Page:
Personal Immigration

Private and Family Life

Information

Human Rights & Private Life

What does the law say?

  • Article 8: Right to privacy
    • 1 Everyone has the right to respect for his private and family life, his home and his correspondence.
    • 2. There shall be no interference by a public authority with the exercise of this right except such as is in accordance with the law and is necessary in a democratic society in the interests of national security, public safety or the economic well-being of the country, for the prevention of disorder or crime, for the protection of health or morals, or for the protection of the rights and freedoms of others.

What constitutes a 'private life'?

Essentailly, each person has the right to live their life privately without interference.

The courts have interpreted the concept of 'private life' very broadly. It covers things like your right to determine your sexual orientation, your lifestyle, and the way you look and dress. It also includes your right to control who sees and touches your body. For example, this means that public authorities cannot do things like leave you undressed in a busy ward, or take a blood sample without your permission.

The broad concept of private life also covers one's right to develop their personal identity and to forge friendships and other relationships. This includes a right to participate in essential economic, social, cultural and leisure activities. In some circumstances, public authorities may need to help you enjoy your right to a private life, including your ability to participate in society.

What constitutes a family life?

You have the right to enjoy family relationships without interference from government. This includes the right to live with your family and, where this is not possible, the right to regular contact.

'Family life' can include the relationship between an unmarried couple, an adopted child and the adoptive parent, and a foster parent and fostered child.

See also the right to marry.

What is meant by home?

The right to respect for your home does not give you a right to housing. It is a right to enjoy your existing home peacefully. This means that public authorities should not stop you entering or living in your home without very good reason, and they should not enter without your permission. This applies whether or not you own your home.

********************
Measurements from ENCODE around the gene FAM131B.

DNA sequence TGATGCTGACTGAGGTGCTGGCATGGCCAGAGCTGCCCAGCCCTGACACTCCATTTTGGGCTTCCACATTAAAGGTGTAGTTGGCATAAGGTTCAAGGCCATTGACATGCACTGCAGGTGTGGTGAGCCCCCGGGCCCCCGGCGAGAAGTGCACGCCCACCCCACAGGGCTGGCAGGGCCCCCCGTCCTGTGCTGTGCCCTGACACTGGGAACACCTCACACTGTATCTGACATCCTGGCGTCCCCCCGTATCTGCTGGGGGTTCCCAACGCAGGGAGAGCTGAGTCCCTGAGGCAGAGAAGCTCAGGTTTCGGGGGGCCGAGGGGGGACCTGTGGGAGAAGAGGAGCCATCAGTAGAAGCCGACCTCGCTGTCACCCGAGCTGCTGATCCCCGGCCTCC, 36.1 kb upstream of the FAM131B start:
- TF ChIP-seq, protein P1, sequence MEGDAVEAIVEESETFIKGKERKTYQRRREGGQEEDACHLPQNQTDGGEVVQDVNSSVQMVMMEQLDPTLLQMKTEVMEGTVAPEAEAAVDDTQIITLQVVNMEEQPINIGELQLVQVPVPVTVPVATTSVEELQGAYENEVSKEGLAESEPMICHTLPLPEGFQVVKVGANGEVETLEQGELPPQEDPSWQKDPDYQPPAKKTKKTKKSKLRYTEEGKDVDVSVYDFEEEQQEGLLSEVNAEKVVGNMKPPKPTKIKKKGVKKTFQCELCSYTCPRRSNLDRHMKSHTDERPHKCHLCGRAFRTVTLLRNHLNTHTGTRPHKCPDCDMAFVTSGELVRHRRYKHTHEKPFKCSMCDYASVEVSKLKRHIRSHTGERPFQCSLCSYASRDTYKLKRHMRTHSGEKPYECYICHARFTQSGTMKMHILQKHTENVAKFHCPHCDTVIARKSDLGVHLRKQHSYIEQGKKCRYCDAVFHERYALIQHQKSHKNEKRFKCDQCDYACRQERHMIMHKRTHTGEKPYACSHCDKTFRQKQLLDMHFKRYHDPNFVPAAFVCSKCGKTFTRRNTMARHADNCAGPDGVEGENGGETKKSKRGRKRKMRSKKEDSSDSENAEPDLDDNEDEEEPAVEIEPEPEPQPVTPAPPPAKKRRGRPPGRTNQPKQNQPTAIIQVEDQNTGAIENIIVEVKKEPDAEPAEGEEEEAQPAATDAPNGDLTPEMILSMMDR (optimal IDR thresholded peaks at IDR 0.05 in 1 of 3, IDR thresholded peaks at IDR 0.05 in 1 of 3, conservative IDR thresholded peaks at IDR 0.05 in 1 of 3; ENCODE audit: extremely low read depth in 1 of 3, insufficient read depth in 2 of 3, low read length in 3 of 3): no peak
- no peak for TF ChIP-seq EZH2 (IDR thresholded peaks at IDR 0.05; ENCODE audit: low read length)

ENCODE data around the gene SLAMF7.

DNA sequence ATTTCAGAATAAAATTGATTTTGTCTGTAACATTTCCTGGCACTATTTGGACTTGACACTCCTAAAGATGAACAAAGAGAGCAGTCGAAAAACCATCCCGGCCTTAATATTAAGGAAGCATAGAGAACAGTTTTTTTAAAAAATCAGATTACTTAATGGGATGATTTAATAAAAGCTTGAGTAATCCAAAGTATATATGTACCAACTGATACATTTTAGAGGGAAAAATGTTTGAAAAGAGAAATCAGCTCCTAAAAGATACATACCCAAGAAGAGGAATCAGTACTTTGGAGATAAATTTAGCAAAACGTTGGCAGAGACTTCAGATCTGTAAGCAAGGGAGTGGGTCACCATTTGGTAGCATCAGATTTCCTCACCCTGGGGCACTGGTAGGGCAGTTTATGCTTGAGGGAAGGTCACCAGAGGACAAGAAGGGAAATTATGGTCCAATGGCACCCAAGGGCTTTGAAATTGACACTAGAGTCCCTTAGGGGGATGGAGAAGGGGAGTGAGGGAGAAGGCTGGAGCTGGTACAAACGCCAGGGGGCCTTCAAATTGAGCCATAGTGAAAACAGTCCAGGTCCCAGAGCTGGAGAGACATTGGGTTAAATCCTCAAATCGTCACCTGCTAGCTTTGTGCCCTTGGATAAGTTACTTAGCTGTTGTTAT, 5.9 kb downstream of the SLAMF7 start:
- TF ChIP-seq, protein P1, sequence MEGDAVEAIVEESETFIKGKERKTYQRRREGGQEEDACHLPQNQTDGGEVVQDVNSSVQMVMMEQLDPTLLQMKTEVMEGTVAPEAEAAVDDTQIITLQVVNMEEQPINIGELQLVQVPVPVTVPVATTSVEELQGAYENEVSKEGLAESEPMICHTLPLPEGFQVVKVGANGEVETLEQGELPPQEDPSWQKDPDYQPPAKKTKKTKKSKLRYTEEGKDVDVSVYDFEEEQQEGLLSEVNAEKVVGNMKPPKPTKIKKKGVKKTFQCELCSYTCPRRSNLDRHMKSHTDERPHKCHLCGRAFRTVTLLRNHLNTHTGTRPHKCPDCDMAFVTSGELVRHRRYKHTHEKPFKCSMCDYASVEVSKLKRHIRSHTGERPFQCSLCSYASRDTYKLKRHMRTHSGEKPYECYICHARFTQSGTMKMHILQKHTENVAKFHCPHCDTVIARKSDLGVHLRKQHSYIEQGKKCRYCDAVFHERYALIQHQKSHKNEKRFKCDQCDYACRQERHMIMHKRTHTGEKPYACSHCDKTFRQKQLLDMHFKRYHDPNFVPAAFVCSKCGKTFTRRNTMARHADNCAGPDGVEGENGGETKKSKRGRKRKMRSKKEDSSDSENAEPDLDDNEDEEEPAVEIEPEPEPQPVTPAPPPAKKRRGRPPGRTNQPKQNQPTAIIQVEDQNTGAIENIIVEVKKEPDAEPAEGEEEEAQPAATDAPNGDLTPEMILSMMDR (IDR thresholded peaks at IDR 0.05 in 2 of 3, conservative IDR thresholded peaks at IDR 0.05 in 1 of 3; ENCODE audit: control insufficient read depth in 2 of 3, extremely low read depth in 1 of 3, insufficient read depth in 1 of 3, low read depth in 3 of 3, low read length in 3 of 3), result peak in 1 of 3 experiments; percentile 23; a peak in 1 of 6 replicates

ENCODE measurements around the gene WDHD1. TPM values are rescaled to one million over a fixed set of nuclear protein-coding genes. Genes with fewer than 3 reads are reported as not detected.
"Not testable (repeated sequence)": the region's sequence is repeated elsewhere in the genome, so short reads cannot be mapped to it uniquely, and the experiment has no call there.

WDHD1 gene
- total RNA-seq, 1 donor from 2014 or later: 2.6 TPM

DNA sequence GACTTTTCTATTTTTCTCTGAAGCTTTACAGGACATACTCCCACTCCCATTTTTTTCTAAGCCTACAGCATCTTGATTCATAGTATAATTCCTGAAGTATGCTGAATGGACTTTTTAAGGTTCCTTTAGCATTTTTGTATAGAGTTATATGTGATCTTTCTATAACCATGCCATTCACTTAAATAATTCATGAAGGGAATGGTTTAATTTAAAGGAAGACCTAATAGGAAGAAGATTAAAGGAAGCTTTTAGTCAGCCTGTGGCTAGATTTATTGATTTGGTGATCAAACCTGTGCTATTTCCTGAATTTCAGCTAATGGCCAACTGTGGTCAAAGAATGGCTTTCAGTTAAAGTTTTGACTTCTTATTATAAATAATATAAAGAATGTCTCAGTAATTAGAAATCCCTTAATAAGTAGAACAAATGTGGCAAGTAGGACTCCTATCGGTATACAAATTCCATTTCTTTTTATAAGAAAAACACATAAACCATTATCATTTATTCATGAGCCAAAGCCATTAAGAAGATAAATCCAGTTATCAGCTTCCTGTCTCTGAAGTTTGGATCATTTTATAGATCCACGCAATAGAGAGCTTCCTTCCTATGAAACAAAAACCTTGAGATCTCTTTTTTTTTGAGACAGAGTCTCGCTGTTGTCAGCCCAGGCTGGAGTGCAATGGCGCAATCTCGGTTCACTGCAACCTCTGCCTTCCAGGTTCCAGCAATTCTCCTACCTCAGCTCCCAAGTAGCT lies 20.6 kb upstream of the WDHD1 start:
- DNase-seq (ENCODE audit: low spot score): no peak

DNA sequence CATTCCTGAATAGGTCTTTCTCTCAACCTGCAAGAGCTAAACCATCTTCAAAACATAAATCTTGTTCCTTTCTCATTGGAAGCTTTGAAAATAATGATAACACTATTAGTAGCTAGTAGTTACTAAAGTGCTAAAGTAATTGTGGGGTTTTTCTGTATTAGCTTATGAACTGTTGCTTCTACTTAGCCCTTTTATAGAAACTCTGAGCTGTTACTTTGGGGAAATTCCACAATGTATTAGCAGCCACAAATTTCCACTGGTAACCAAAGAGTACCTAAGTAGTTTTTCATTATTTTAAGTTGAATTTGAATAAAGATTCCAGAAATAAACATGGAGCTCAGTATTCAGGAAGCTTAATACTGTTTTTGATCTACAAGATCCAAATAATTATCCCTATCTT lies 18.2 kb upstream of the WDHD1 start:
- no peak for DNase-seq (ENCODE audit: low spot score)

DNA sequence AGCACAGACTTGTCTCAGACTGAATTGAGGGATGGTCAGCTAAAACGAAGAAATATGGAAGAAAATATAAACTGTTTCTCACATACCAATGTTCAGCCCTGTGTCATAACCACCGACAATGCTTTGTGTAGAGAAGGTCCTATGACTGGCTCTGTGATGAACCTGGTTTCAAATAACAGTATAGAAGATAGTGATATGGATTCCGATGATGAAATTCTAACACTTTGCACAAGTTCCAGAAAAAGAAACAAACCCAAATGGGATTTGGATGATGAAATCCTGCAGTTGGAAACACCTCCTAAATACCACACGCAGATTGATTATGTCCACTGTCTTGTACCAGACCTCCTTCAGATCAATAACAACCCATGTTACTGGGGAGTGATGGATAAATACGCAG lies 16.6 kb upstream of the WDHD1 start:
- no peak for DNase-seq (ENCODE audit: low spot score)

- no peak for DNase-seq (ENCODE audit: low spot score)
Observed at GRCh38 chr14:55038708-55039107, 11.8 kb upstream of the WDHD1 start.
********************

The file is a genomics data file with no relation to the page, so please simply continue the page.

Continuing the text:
See also the right to peaceful enjoyment of property.

Is this right absolute and are there any restrictions to this right?

No this right is not absolute i.e. there are situations when public authorities can interfere with one's right to respect for private and family life, home and correspondence. This is only permitted where the relevant authority can show that its actions are lawful, necessary and proportionate in order to:

  • protect national security
  • protect public safety
  • protect the economy
  • protect health or morals
  • prevent disorder or crime, or
  • protect the rights and freedoms of other people.
  • the action is 'proportionate' when it is appropriate and no more than necessary to address the problem concerned.

Before 9 July 2012, all the applications made under Article 8 of the European Convention on Human Rights (ECHR) were considered by the Home Office 'outside the Immigration Rules' and under its 'Discretionary Leave policy'

Article 8 is now incorporated under the Immigration Rules. the idea and concept being that the Rules are drafted in such a way that thay are compliant with Article 8. Applications under Article 8 - private life are considered under paragraph 276ADE of the Immigration Rules and applications under 'Family Life' are considered under Appendix FM of the Rules.